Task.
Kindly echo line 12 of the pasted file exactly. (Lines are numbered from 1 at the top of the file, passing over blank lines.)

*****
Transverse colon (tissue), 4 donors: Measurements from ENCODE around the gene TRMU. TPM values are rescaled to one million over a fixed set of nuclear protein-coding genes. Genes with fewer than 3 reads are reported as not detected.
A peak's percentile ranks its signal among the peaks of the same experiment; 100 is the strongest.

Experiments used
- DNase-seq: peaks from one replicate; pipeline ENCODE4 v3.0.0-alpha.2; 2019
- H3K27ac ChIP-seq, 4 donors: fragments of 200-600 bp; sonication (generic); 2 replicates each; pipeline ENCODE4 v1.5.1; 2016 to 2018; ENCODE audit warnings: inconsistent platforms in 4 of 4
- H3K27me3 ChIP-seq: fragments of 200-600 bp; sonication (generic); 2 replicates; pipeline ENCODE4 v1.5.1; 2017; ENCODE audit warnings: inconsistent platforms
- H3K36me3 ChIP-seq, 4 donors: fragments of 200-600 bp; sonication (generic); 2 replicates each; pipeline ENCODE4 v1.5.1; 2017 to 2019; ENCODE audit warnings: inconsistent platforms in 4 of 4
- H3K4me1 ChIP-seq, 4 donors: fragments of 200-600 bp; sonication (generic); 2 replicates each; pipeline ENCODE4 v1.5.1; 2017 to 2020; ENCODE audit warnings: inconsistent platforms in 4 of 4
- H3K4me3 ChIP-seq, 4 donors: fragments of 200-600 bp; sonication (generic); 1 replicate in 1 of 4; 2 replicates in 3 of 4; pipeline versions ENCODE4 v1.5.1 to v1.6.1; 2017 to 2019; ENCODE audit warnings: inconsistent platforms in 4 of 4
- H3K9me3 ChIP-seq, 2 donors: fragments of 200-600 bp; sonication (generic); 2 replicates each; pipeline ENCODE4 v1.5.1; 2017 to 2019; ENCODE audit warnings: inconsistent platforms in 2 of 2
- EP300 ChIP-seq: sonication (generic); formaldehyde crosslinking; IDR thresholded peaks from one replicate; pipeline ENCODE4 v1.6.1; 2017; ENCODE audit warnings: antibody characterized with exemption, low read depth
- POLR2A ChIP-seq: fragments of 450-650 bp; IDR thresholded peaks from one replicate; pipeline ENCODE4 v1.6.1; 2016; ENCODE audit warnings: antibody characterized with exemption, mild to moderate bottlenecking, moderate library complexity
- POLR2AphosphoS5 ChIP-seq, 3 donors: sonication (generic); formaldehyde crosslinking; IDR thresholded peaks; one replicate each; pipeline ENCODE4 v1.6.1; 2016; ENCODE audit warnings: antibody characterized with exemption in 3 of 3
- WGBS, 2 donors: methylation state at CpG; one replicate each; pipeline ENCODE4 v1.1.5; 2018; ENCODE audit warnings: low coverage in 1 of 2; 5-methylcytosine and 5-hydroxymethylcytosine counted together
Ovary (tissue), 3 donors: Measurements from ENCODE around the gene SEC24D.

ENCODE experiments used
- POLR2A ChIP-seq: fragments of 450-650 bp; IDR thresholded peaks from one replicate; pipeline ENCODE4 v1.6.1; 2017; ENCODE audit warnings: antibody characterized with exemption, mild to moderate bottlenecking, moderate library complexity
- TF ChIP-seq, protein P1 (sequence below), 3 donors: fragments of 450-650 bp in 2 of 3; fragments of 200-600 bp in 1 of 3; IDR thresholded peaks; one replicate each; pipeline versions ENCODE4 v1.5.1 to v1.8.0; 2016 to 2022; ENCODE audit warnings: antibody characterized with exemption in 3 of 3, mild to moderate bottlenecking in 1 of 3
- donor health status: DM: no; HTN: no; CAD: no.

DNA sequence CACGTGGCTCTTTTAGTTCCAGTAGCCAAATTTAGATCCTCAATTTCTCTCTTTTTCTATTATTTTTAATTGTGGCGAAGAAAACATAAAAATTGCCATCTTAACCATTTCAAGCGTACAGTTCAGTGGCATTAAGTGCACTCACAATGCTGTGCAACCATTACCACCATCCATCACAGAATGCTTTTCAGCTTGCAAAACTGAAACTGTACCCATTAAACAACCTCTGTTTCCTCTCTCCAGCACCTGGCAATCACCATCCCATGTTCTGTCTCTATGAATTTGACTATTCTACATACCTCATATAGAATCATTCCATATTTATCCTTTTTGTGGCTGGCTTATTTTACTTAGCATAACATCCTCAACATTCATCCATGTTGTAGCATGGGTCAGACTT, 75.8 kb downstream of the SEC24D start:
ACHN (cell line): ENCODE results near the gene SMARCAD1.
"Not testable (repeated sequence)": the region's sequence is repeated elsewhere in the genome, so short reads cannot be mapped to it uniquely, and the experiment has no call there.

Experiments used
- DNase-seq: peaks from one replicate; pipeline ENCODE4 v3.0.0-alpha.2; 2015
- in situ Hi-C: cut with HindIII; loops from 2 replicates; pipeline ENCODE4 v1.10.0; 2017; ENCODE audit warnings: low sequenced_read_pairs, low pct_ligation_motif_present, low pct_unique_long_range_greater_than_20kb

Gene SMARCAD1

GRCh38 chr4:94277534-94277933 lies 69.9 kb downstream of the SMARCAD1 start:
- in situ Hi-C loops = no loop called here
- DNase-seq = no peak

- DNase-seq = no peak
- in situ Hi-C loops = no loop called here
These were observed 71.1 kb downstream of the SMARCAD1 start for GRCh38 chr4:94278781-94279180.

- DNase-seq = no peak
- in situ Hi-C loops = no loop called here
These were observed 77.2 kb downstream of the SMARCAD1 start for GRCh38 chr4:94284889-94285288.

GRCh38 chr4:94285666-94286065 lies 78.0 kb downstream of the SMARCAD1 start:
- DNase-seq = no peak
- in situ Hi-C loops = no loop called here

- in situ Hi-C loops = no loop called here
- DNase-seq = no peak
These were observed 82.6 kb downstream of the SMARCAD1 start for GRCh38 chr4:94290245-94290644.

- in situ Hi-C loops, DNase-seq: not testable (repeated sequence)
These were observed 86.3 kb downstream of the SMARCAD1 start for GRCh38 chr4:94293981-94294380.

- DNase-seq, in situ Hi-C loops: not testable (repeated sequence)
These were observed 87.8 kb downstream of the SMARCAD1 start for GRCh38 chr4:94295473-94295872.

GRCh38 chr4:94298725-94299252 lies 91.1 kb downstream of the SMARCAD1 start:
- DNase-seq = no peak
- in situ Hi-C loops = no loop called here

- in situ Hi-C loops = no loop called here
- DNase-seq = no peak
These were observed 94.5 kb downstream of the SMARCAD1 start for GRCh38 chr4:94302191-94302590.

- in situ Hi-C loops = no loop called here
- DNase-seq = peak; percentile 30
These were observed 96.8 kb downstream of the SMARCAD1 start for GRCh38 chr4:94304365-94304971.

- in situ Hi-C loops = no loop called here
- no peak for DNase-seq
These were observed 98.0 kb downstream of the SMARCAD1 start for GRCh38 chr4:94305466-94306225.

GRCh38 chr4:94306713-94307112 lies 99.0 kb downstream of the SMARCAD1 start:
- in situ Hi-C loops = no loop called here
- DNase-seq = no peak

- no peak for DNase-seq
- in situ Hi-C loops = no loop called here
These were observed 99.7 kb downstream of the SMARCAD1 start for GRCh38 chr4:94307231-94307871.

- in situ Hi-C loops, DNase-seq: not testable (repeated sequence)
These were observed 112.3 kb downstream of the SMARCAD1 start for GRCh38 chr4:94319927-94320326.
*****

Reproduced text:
- POLR2A ChIP-seq: fragments of 450-650 bp; IDR thresholded peaks from one replicate; pipeline ENCODE4 v1.6.1; 2016; ENCODE audit warnings: antibody characterized with exemption, mild to moderate bottlenecking, moderate library complexity